Summer’s coming – time to travel! It’s great fun to be a tourist – just make sure you’re not a target as well. Being concerned about crime is a healthy attitude to have when you’re traveling. There are money-changing scams, taxi scams, passport scams, you name it, and unfortunately, these days cell phones are helping con artists communicate better to more easily target vulnerable travelers.
What can you do to protect yourself? For one thing, beware of strangers who approach you on the street, even at the expense of seeming rude. Keep your wits – and your valuables – about you. Use your radar; if a situation feels wrong, it probably is. Some of the tricks people will try to use on you are as old as dirt; others are as new as the latest iPhone app.
Here are a couple examples of what to look out for:
This one is common in many airports and train stations. An example of this kind of scam is the “hot dog trick” where a stranger will “accidentally” squirt mustard on you as he’s eating a hot dog. While the stranger apologizes profusely and tries to help you clean up, an accomplice will grab your bag and slip away. Other diversions include elderly people falling down and creating a commotion, or children surrounding you, trying to sell you something.
So just to be safe, make sure you always stay in contact with your bags in public places. Keep a hand on your carry-on or place it between your legs, and make sure your purse is securely fastened and attached to your body in some way.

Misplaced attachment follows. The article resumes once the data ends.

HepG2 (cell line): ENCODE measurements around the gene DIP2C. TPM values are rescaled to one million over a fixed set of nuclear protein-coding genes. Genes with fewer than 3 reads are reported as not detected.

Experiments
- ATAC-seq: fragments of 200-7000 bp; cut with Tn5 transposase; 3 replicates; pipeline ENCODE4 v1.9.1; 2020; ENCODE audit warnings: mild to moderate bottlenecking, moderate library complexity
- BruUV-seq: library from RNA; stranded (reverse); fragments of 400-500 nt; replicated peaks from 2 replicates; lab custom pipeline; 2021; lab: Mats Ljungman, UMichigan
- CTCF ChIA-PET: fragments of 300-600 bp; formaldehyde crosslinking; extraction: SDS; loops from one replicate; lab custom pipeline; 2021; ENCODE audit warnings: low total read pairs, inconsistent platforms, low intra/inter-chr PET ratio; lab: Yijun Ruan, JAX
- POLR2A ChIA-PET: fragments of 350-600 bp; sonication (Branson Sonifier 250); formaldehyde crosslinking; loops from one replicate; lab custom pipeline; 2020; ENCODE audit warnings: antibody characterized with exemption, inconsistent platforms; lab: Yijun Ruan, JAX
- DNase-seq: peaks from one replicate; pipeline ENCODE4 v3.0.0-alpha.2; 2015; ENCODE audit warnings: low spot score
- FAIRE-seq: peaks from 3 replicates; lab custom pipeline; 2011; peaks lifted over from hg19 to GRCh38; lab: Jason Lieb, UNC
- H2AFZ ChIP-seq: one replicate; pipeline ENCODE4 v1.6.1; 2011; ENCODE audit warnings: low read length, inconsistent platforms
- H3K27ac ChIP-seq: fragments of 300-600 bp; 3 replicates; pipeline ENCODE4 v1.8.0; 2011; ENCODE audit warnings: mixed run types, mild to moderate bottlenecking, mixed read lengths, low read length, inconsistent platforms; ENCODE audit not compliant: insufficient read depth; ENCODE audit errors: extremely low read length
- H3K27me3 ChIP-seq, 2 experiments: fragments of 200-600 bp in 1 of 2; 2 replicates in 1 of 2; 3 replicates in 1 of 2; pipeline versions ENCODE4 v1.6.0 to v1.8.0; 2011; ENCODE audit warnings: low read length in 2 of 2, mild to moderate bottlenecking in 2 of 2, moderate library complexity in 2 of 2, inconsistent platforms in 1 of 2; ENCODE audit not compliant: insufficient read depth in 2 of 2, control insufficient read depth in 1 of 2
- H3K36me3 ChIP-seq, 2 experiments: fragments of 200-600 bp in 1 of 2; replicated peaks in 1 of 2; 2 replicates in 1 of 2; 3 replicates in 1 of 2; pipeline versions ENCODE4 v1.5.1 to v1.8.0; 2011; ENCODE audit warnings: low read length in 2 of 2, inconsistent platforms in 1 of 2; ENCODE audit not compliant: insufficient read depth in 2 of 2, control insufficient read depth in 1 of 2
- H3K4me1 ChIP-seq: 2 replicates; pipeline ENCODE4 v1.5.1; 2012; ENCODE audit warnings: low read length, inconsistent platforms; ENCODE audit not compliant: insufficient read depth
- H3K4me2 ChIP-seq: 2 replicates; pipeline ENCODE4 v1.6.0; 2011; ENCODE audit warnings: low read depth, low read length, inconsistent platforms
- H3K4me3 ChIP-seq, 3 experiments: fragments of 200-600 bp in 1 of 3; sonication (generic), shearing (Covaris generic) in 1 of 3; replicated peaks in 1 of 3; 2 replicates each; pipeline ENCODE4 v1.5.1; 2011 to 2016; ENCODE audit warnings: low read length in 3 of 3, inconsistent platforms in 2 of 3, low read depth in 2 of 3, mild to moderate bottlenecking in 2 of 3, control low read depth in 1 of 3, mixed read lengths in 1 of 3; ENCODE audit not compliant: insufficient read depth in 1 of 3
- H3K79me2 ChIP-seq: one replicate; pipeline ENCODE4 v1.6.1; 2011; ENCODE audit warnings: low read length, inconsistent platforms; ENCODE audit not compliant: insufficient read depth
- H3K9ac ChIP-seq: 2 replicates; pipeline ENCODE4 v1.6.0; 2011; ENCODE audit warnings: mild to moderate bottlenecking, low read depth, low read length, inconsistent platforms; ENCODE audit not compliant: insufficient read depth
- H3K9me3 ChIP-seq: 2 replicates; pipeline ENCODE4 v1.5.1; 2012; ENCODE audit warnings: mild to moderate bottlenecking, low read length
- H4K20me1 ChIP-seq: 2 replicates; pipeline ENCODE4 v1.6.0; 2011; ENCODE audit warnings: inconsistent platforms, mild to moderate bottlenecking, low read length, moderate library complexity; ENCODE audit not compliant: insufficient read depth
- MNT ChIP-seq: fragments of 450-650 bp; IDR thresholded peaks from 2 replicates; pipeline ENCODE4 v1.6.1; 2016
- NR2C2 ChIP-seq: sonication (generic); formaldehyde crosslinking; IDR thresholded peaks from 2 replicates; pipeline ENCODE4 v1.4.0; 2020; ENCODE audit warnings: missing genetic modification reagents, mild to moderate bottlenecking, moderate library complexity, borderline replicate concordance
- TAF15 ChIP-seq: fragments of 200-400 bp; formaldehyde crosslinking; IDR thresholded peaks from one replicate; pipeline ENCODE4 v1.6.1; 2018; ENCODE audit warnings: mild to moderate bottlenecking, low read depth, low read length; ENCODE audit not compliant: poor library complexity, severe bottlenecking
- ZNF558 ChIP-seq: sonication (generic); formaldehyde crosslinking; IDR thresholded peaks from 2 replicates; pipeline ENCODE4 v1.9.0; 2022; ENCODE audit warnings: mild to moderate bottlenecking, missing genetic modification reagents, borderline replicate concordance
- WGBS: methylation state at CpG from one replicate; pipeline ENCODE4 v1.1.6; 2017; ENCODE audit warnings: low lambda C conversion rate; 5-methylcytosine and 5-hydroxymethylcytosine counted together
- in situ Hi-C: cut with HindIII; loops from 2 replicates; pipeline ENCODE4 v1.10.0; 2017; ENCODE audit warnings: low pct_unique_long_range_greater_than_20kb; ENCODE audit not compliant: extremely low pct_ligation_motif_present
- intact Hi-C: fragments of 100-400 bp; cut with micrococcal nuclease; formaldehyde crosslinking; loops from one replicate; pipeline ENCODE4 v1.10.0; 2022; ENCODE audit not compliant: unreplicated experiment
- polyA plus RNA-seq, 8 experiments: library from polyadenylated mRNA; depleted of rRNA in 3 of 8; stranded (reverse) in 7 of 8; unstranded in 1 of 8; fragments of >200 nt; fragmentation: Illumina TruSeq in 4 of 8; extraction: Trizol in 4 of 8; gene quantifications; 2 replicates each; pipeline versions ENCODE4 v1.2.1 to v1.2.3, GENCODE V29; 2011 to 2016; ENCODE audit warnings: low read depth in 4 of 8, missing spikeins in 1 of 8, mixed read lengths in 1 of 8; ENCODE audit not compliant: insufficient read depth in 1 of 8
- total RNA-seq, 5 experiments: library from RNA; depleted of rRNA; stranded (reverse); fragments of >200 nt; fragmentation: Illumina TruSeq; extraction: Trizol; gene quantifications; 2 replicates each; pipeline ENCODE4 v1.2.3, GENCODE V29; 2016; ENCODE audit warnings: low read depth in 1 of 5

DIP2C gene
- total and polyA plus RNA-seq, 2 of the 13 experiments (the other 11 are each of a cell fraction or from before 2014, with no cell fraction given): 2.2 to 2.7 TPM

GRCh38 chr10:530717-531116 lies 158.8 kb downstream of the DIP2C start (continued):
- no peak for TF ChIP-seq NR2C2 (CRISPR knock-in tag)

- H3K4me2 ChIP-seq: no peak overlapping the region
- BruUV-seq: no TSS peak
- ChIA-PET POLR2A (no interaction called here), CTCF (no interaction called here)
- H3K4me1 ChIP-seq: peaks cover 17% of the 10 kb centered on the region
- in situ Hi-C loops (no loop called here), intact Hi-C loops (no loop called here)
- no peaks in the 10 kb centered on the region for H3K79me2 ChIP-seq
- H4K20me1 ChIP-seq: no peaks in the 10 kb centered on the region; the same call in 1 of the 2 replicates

The Security Line Switch-Up
Here’s what happens:
You’re about to walk through a metal detector when the person behind you cuts ahead of you. Annoyed, you let him go, but your frustration builds as he repeatedly sets off the alarm. He’s forgotten to remove his watch and loose change, so he’s holding up the line. What you don’t know is that on the other side, his accomplice has snagged your belongings and is already in another terminal.
To avoid this terrible scam, make sure you wait until the very last minute before you put your stuff on the conveyor belt. Don’t give anyone the chance to slip in front of you before your stuff goes through to the other side. Keep an eye on your stuff in general, and if you see someone handling your belongings, speak up to a TSA agent ASAP.
There are plenty of helpful people out there, for sure, but it never hurts to use your common sense, and practice defensive tourism!